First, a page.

Sediment and Stream Health - Pennsylvania

Science Center Objects

Sediment in streams, from land surface erosion in watersheds, is an important factor in determining the quality of Pennsylvania's surface waters and of downstream water bodies such as the Delaware Estuary and Chesapeake Bay. The USGS has a long-standing tradition of measuring suspended-sediment concentrations and estimating loads. Recent technological advances allow real-time estimates of suspended sediment in streams, which can be used for managing water quality and drinking-water withdrawals.

USGS collects data and conducts studies related to the production of sediment in Pennsylvania watersheds, transport processes controlling the rate of erosion, both in and out of the stream, and subsequent deposition in streams and reserviors. Many water quality constituents are partly bound to sediments, and sediment suspended in the water column has a major impact on aquatic life. Erosion of streambanks, scour at bridges, and deposition of sediments in reservoirs are some of the topics of USGS studies related to Pennsylvania's infrastructure.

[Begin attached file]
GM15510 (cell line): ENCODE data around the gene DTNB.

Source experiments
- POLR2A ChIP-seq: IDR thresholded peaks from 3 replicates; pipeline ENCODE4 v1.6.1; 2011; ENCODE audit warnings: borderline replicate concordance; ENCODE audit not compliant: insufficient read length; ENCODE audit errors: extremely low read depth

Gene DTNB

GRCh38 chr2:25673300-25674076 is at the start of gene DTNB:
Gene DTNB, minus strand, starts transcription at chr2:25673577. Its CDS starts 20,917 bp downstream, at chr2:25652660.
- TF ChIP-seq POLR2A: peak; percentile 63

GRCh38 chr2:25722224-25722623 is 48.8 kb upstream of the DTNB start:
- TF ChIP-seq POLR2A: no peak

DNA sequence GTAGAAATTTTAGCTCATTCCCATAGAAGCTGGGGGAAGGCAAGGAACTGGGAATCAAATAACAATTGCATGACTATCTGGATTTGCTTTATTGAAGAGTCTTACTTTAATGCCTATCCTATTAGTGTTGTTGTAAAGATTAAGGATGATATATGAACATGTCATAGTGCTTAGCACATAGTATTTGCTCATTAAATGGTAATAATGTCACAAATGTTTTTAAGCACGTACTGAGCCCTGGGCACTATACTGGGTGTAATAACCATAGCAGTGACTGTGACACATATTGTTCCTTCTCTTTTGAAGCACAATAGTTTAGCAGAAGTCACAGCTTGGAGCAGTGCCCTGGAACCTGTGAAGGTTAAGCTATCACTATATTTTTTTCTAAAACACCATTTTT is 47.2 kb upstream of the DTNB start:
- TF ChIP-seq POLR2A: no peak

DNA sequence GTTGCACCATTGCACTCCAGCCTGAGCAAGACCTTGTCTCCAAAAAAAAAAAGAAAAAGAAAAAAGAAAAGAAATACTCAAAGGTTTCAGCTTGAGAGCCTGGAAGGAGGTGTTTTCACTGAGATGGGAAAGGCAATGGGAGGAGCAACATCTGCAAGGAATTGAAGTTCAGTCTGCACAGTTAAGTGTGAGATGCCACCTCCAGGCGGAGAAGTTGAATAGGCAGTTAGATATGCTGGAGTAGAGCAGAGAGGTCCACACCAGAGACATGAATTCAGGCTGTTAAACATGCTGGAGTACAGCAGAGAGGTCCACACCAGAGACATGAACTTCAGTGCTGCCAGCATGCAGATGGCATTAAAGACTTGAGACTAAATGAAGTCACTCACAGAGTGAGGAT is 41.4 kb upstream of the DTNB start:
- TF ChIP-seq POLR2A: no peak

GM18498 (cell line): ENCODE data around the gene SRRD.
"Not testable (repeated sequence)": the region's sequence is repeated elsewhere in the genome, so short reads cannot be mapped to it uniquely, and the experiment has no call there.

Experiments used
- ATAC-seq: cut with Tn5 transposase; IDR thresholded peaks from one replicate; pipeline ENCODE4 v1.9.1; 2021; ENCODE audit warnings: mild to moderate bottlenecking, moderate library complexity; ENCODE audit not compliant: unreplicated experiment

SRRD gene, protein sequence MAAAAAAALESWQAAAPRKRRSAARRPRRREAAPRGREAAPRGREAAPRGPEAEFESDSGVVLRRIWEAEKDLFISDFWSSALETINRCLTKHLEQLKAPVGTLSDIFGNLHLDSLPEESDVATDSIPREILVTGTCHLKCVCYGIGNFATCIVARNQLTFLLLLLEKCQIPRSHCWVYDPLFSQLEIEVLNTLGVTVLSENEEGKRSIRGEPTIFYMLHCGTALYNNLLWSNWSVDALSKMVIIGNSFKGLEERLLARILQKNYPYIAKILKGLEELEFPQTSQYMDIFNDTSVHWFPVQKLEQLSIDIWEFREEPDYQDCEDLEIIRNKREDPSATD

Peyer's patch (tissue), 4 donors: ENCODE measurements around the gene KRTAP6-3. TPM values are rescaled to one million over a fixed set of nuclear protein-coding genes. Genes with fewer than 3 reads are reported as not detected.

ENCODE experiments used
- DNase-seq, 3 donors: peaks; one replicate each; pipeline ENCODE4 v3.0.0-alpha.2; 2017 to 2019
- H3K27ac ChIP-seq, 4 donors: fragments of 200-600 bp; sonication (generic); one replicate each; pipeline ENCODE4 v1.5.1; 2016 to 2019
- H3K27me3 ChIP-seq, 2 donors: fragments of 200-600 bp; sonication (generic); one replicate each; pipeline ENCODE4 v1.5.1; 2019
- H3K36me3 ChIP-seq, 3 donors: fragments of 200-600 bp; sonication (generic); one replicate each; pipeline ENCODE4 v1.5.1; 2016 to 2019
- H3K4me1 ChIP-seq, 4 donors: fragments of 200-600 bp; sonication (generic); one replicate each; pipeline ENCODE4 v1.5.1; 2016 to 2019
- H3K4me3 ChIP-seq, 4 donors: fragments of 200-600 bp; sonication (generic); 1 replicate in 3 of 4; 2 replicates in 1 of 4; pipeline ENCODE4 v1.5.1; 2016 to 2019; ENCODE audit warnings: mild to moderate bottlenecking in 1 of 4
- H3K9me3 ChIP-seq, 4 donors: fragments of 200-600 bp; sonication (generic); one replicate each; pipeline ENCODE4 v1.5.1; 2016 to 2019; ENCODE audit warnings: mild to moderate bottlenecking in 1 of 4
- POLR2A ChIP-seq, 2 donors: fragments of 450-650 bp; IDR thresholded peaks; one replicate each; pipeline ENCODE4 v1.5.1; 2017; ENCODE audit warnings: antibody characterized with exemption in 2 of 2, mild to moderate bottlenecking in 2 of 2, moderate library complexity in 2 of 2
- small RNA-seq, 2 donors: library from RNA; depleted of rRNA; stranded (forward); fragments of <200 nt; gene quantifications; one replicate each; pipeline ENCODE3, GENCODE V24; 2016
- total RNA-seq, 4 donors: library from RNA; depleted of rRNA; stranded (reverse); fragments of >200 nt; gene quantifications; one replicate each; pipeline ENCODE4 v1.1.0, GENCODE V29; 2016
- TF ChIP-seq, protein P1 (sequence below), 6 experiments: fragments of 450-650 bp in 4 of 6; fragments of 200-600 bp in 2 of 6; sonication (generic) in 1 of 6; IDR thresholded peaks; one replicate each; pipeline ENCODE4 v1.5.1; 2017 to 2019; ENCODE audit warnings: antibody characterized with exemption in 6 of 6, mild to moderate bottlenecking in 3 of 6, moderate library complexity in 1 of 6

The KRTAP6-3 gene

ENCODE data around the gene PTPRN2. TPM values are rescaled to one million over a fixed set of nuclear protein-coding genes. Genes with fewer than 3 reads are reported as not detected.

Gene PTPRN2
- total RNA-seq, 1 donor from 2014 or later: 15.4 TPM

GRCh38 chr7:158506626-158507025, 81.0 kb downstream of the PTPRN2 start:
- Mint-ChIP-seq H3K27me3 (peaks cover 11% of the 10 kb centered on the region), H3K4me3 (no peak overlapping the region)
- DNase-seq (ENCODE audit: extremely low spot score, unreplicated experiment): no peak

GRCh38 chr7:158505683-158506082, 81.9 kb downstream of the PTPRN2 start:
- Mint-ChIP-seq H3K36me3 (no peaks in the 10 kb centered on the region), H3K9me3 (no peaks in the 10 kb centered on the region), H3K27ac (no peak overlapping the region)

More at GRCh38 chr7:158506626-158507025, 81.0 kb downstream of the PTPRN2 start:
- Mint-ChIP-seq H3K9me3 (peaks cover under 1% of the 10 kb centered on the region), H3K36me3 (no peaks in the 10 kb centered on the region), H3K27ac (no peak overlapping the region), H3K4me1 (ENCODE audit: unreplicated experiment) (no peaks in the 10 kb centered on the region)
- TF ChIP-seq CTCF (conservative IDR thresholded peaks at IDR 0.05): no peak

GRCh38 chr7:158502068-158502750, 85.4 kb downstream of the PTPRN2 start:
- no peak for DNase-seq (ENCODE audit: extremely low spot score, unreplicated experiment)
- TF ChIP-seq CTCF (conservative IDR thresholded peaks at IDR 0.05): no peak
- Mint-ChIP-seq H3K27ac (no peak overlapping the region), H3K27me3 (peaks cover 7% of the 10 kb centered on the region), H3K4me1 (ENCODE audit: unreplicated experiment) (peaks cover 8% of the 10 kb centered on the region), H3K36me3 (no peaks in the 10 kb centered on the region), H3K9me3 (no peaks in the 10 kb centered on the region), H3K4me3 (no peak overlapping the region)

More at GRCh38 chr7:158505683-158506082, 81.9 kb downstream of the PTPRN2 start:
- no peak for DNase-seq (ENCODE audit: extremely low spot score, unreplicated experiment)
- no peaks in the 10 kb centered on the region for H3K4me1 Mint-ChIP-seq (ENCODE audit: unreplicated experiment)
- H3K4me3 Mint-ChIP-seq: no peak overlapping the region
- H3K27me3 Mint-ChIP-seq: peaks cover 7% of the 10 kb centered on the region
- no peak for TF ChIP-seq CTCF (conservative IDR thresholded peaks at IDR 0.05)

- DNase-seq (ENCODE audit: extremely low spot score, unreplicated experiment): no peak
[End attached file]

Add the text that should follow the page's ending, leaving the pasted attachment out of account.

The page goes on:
Photograph showing the high suspended-sediment concentrations caused by a large storm, Hurricane Ivan

Sediment transport in the Susquehanna River and Conowingo Reservoir after Hurricane Ivan (Public domain)